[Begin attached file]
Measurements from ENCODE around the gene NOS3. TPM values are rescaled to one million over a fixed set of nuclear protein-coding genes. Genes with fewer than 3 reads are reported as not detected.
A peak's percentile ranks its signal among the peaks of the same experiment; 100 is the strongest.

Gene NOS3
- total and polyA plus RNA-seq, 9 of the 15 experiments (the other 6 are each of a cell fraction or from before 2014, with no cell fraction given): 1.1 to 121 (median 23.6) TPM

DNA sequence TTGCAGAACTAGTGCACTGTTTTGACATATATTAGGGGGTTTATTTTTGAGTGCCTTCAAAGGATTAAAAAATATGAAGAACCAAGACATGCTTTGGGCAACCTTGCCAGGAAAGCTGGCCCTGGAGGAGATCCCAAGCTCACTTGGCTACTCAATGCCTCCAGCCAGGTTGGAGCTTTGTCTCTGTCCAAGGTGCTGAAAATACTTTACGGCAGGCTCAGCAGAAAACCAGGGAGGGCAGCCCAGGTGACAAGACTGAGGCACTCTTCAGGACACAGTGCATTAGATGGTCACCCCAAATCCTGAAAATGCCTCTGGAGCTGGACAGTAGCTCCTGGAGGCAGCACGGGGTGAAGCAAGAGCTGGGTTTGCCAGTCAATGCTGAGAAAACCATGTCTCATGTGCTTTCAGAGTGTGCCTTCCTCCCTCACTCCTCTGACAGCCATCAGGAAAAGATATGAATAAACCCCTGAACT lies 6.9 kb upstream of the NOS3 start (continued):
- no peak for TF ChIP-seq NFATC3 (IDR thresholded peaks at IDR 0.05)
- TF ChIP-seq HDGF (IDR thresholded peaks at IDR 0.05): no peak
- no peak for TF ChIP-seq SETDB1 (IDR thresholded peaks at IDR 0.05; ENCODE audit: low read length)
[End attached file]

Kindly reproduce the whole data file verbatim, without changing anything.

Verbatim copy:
Measurements from ENCODE around the gene NOS3. TPM values are rescaled to one million over a fixed set of nuclear protein-coding genes. Genes with fewer than 3 reads are reported as not detected.
A peak's percentile ranks its signal among the peaks of the same experiment; 100 is the strongest.

Gene NOS3
- total and polyA plus RNA-seq, 9 of the 15 experiments (the other 6 are each of a cell fraction or from before 2014, with no cell fraction given): 1.1 to 121 (median 23.6) TPM

DNA sequence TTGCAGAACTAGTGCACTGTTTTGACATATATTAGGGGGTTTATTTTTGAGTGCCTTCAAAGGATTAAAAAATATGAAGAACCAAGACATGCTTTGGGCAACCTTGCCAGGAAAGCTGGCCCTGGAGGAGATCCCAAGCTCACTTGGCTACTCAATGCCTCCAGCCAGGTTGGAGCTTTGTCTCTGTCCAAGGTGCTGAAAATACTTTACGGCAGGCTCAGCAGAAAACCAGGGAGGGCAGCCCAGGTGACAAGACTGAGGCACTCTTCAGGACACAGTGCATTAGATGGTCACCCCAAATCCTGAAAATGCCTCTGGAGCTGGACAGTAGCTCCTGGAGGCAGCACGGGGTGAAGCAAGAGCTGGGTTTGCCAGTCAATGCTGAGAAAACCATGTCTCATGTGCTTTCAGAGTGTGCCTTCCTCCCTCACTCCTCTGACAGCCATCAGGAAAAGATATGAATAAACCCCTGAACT lies 6.9 kb upstream of the NOS3 start (continued):
- no peak for TF ChIP-seq NFATC3 (IDR thresholded peaks at IDR 0.05)
- TF ChIP-seq HDGF (IDR thresholded peaks at IDR 0.05): no peak
- no peak for TF ChIP-seq SETDB1 (IDR thresholded peaks at IDR 0.05; ENCODE audit: low read length)